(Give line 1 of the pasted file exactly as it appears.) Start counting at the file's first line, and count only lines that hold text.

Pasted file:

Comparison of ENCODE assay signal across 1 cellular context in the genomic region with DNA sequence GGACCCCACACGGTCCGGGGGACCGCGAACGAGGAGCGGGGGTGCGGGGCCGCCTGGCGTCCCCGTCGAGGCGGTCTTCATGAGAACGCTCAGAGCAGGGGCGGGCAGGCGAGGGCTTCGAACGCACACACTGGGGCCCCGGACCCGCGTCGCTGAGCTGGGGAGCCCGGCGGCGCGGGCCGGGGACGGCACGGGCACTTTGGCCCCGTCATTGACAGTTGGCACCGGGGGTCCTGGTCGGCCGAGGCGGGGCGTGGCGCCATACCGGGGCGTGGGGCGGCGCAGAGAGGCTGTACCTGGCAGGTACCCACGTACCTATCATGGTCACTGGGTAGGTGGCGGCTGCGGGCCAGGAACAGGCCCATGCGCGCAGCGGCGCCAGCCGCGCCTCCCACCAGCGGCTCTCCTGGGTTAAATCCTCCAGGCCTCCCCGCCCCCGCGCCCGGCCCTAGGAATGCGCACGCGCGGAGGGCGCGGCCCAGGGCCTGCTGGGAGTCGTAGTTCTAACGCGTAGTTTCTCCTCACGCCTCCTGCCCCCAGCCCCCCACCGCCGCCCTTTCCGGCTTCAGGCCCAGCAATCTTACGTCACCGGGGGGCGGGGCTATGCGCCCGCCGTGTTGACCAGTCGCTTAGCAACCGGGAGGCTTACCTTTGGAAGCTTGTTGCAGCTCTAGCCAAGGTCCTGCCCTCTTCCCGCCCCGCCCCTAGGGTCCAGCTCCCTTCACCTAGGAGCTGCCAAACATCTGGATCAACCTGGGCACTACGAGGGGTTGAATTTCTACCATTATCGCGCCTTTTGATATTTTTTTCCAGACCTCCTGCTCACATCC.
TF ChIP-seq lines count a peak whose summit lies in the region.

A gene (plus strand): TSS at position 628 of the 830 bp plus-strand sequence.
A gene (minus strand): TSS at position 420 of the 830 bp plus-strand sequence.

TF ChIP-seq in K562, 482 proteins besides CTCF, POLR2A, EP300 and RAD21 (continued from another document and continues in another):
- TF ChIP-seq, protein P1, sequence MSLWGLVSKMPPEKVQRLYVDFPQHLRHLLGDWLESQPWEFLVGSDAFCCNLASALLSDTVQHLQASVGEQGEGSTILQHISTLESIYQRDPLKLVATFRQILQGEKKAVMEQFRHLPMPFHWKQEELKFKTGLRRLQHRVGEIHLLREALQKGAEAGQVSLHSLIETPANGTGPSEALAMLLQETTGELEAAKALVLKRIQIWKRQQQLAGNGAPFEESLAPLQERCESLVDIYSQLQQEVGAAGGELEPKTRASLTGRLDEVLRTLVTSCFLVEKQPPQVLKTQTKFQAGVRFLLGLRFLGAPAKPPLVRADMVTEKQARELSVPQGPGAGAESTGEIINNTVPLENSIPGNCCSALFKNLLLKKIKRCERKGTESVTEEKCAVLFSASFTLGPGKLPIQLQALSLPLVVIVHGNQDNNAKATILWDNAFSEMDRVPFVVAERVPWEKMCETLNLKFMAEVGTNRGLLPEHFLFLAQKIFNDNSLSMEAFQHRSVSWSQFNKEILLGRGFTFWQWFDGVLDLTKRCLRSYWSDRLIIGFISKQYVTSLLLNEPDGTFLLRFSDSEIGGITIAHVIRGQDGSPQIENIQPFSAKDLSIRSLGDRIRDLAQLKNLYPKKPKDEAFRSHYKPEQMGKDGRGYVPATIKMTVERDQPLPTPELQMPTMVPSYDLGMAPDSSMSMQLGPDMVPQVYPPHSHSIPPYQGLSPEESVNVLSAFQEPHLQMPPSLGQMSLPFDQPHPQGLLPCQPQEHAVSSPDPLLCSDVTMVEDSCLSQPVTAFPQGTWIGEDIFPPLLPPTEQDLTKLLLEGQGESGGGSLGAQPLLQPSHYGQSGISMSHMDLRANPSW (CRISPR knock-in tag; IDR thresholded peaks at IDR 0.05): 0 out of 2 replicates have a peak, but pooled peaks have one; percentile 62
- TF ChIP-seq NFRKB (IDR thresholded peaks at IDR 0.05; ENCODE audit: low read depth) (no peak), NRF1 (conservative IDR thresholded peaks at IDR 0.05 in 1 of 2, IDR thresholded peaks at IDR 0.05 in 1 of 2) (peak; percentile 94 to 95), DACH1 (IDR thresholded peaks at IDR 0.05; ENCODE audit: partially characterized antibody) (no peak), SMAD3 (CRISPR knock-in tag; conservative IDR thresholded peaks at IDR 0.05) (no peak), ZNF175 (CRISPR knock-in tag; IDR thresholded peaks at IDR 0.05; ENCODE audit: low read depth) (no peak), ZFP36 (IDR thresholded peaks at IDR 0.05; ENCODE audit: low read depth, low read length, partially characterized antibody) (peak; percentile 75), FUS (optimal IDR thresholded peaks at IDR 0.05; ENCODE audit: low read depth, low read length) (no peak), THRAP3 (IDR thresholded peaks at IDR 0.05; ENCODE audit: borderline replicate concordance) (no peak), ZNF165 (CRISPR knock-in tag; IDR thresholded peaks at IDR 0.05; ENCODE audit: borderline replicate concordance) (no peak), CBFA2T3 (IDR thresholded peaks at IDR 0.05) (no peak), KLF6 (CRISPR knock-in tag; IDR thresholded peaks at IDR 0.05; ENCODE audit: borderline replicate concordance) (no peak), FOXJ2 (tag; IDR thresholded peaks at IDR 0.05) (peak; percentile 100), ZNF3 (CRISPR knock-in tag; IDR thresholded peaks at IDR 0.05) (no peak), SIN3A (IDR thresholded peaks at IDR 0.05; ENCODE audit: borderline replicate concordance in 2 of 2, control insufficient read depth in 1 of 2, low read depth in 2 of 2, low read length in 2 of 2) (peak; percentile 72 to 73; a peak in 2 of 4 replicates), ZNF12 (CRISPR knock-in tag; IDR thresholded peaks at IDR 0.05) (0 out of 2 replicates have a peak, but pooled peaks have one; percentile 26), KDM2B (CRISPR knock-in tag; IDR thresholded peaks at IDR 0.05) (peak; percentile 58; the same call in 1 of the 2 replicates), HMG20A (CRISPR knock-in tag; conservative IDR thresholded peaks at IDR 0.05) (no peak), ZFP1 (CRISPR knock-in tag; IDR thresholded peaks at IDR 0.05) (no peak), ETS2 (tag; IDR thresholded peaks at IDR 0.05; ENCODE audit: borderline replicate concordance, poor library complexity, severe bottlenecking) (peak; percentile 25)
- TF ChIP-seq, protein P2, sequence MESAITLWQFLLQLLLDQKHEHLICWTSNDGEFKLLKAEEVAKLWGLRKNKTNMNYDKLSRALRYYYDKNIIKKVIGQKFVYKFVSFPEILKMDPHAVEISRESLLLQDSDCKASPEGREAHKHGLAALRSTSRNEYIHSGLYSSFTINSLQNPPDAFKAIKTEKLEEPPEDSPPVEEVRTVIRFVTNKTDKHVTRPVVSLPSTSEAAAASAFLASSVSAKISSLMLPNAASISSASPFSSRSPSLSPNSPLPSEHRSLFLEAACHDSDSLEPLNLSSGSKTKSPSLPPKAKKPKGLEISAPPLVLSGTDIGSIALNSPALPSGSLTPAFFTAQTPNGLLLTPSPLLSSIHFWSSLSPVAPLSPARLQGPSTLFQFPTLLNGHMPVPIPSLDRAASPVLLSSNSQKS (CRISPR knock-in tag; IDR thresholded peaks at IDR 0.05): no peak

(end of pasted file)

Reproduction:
Comparison of ENCODE assay signal across 1 cellular context in the genomic region with DNA sequence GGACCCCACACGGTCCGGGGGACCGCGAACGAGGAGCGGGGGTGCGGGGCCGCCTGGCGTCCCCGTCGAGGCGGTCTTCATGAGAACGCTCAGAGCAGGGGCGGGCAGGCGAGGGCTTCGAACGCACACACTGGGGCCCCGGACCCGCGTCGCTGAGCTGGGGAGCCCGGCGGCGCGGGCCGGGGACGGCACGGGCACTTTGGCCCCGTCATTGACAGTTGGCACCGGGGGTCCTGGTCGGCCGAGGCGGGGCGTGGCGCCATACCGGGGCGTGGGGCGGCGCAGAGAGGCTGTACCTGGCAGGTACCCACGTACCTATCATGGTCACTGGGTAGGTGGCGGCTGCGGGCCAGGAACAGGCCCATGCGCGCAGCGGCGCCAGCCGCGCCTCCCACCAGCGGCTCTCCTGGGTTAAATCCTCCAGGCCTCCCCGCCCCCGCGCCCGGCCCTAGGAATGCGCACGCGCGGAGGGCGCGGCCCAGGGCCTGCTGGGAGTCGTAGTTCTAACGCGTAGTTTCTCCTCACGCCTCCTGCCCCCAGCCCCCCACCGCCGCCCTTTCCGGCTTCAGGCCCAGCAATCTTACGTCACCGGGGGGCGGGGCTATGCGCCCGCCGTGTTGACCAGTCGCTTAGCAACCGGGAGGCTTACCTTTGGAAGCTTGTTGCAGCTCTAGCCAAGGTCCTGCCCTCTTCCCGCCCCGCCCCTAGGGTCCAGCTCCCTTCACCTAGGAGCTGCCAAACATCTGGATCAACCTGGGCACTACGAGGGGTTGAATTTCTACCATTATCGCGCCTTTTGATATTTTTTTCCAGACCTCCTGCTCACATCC.